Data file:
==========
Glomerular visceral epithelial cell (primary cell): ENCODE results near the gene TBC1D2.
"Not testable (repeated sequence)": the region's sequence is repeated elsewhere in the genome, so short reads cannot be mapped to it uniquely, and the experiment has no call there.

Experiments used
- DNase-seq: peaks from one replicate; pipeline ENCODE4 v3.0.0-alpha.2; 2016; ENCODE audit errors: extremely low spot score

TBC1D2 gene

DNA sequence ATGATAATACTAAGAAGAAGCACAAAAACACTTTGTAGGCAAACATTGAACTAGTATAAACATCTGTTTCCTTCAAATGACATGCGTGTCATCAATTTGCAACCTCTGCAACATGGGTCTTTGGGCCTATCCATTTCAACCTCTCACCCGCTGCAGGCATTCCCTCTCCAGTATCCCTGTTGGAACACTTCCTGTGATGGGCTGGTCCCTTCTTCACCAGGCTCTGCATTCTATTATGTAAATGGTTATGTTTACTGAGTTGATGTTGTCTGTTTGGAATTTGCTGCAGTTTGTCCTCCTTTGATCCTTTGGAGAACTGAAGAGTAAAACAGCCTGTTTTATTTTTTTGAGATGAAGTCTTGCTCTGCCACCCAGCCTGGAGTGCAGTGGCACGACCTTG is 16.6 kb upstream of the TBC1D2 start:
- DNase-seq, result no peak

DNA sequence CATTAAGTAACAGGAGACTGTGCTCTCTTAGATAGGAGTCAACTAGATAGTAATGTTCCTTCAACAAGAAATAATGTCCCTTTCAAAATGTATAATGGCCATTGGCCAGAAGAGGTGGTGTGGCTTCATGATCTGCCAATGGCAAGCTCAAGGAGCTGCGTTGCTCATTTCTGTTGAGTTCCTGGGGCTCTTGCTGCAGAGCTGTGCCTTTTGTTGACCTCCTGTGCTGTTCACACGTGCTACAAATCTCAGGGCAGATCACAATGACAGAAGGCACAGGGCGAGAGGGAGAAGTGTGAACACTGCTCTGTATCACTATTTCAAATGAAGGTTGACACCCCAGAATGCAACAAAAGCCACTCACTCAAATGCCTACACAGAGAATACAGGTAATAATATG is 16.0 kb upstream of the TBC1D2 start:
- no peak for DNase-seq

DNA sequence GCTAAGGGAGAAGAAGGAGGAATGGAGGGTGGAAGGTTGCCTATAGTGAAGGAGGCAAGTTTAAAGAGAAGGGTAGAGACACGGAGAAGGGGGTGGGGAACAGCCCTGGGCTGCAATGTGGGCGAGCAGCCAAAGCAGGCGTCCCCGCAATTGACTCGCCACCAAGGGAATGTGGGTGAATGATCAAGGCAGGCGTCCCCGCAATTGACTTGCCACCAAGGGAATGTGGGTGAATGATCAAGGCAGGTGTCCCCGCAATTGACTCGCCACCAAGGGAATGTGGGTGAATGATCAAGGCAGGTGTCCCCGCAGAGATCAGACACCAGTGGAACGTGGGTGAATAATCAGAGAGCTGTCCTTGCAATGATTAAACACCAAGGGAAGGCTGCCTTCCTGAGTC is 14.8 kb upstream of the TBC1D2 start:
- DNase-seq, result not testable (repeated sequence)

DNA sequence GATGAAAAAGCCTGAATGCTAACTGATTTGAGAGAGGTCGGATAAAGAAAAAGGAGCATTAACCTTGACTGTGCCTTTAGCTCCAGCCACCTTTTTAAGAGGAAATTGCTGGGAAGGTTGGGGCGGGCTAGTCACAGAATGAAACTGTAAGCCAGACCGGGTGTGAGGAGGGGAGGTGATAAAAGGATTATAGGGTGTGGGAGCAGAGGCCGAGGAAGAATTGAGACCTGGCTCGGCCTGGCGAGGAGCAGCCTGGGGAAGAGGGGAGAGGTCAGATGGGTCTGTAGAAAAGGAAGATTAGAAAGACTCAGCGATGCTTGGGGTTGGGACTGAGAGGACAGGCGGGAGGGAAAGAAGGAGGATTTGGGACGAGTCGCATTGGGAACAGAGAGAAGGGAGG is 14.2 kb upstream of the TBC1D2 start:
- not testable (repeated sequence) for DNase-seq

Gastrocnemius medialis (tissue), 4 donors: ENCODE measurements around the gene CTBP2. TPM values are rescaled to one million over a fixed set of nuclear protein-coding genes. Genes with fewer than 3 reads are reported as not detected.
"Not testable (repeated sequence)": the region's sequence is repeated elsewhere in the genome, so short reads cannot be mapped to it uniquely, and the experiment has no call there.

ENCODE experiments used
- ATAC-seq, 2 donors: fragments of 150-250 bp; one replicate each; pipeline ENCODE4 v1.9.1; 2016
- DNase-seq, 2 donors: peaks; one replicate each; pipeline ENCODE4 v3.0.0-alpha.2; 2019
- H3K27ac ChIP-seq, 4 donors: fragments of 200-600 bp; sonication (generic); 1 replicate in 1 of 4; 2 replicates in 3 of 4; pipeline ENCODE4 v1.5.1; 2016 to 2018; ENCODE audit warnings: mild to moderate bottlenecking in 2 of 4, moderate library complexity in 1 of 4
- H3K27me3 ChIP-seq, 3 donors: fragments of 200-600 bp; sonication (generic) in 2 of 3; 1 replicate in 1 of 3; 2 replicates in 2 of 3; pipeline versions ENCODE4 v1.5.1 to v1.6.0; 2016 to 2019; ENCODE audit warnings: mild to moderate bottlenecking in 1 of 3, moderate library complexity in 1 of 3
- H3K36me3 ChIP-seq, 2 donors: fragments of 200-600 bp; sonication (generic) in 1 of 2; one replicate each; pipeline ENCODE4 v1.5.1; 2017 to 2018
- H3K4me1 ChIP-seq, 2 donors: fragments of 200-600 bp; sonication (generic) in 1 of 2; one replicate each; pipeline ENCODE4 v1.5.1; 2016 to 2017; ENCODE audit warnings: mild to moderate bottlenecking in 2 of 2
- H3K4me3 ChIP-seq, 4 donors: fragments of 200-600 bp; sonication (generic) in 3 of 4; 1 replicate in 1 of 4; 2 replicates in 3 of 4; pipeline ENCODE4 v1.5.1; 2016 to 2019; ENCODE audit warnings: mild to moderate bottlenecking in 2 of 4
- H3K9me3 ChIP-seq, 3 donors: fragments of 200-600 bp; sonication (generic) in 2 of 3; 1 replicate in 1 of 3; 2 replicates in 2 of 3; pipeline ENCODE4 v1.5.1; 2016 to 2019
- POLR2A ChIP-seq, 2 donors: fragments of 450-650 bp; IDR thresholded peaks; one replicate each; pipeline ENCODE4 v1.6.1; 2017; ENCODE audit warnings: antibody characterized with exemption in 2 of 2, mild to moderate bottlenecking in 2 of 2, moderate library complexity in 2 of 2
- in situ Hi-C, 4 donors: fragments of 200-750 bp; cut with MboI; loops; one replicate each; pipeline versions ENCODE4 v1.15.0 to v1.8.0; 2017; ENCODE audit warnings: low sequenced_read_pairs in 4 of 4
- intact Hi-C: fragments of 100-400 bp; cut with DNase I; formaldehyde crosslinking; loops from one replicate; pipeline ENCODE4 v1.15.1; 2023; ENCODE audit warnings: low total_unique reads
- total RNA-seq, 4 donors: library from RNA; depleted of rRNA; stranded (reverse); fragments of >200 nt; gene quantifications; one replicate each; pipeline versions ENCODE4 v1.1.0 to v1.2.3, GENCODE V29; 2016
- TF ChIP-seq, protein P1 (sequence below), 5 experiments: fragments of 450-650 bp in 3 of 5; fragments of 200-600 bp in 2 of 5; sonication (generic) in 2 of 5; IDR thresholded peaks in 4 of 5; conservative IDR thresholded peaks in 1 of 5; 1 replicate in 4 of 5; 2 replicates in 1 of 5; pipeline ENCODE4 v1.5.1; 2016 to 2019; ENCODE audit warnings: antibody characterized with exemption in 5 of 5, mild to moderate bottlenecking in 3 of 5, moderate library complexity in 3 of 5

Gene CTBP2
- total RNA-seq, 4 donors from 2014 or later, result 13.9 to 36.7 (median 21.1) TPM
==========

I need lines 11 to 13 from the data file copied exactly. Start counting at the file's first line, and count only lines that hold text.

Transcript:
- DNase-seq, result not testable (repeated sequence)

DNA sequence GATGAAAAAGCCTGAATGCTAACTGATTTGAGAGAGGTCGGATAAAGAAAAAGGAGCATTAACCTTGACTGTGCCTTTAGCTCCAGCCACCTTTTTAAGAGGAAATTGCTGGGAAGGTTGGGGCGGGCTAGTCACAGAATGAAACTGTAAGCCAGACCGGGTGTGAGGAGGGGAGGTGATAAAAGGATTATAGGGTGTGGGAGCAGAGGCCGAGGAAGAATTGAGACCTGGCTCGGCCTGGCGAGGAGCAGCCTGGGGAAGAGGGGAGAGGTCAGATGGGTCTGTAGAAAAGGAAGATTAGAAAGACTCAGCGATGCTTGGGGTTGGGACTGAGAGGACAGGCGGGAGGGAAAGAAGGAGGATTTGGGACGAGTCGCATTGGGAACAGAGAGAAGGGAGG is 14.2 kb upstream of the TBC1D2 start:
- not testable (repeated sequence) for DNase-seq